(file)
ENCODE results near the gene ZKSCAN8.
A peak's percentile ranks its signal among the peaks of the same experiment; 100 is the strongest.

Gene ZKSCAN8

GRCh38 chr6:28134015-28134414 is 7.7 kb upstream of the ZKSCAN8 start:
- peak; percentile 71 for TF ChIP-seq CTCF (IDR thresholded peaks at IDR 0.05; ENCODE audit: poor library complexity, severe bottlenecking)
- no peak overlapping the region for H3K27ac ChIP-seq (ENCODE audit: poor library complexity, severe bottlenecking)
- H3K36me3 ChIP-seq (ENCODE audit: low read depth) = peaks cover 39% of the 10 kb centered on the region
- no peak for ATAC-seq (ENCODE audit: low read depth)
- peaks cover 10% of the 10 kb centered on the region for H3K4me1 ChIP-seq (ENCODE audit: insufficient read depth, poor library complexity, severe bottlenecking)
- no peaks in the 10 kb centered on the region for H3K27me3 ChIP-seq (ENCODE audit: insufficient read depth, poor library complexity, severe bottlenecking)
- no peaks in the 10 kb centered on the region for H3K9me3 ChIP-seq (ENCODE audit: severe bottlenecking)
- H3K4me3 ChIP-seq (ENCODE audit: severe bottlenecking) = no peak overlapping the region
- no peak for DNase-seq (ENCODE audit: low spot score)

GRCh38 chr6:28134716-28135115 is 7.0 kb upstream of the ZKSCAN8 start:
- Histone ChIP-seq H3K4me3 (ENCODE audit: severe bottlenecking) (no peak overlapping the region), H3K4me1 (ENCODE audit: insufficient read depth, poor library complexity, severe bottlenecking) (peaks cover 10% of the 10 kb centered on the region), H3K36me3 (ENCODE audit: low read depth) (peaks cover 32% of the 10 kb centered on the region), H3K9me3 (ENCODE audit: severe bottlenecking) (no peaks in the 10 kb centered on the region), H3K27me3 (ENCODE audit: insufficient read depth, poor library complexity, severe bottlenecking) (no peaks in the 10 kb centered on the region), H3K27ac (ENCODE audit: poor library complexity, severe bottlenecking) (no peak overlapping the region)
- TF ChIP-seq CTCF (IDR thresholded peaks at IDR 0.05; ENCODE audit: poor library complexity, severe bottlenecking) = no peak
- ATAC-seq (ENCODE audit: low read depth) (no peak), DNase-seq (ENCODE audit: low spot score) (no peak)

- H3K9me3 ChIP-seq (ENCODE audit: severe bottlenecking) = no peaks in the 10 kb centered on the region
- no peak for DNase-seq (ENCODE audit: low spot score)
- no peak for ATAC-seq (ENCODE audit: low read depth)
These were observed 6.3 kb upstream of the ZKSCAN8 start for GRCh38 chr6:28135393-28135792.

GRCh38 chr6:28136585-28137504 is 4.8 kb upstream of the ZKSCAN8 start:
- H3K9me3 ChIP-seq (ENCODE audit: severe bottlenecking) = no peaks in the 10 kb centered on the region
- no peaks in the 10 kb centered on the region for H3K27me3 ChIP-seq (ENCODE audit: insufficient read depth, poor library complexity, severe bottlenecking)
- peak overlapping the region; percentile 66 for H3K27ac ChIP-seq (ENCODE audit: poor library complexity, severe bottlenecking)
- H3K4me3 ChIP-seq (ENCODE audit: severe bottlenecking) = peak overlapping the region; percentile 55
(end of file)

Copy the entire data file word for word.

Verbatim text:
ENCODE results near the gene ZKSCAN8.
A peak's percentile ranks its signal among the peaks of the same experiment; 100 is the strongest.

Gene ZKSCAN8

GRCh38 chr6:28134015-28134414 is 7.7 kb upstream of the ZKSCAN8 start:
- peak; percentile 71 for TF ChIP-seq CTCF (IDR thresholded peaks at IDR 0.05; ENCODE audit: poor library complexity, severe bottlenecking)
- no peak overlapping the region for H3K27ac ChIP-seq (ENCODE audit: poor library complexity, severe bottlenecking)
- H3K36me3 ChIP-seq (ENCODE audit: low read depth) = peaks cover 39% of the 10 kb centered on the region
- no peak for ATAC-seq (ENCODE audit: low read depth)
- peaks cover 10% of the 10 kb centered on the region for H3K4me1 ChIP-seq (ENCODE audit: insufficient read depth, poor library complexity, severe bottlenecking)
- no peaks in the 10 kb centered on the region for H3K27me3 ChIP-seq (ENCODE audit: insufficient read depth, poor library complexity, severe bottlenecking)
- no peaks in the 10 kb centered on the region for H3K9me3 ChIP-seq (ENCODE audit: severe bottlenecking)
- H3K4me3 ChIP-seq (ENCODE audit: severe bottlenecking) = no peak overlapping the region
- no peak for DNase-seq (ENCODE audit: low spot score)

GRCh38 chr6:28134716-28135115 is 7.0 kb upstream of the ZKSCAN8 start:
- Histone ChIP-seq H3K4me3 (ENCODE audit: severe bottlenecking) (no peak overlapping the region), H3K4me1 (ENCODE audit: insufficient read depth, poor library complexity, severe bottlenecking) (peaks cover 10% of the 10 kb centered on the region), H3K36me3 (ENCODE audit: low read depth) (peaks cover 32% of the 10 kb centered on the region), H3K9me3 (ENCODE audit: severe bottlenecking) (no peaks in the 10 kb centered on the region), H3K27me3 (ENCODE audit: insufficient read depth, poor library complexity, severe bottlenecking) (no peaks in the 10 kb centered on the region), H3K27ac (ENCODE audit: poor library complexity, severe bottlenecking) (no peak overlapping the region)
- TF ChIP-seq CTCF (IDR thresholded peaks at IDR 0.05; ENCODE audit: poor library complexity, severe bottlenecking) = no peak
- ATAC-seq (ENCODE audit: low read depth) (no peak), DNase-seq (ENCODE audit: low spot score) (no peak)

- H3K9me3 ChIP-seq (ENCODE audit: severe bottlenecking) = no peaks in the 10 kb centered on the region
- no peak for DNase-seq (ENCODE audit: low spot score)
- no peak for ATAC-seq (ENCODE audit: low read depth)
These were observed 6.3 kb upstream of the ZKSCAN8 start for GRCh38 chr6:28135393-28135792.

GRCh38 chr6:28136585-28137504 is 4.8 kb upstream of the ZKSCAN8 start:
- H3K9me3 ChIP-seq (ENCODE audit: severe bottlenecking) = no peaks in the 10 kb centered on the region
- no peaks in the 10 kb centered on the region for H3K27me3 ChIP-seq (ENCODE audit: insufficient read depth, poor library complexity, severe bottlenecking)
- peak overlapping the region; percentile 66 for H3K27ac ChIP-seq (ENCODE audit: poor library complexity, severe bottlenecking)
- H3K4me3 ChIP-seq (ENCODE audit: severe bottlenecking) = peak overlapping the region; percentile 55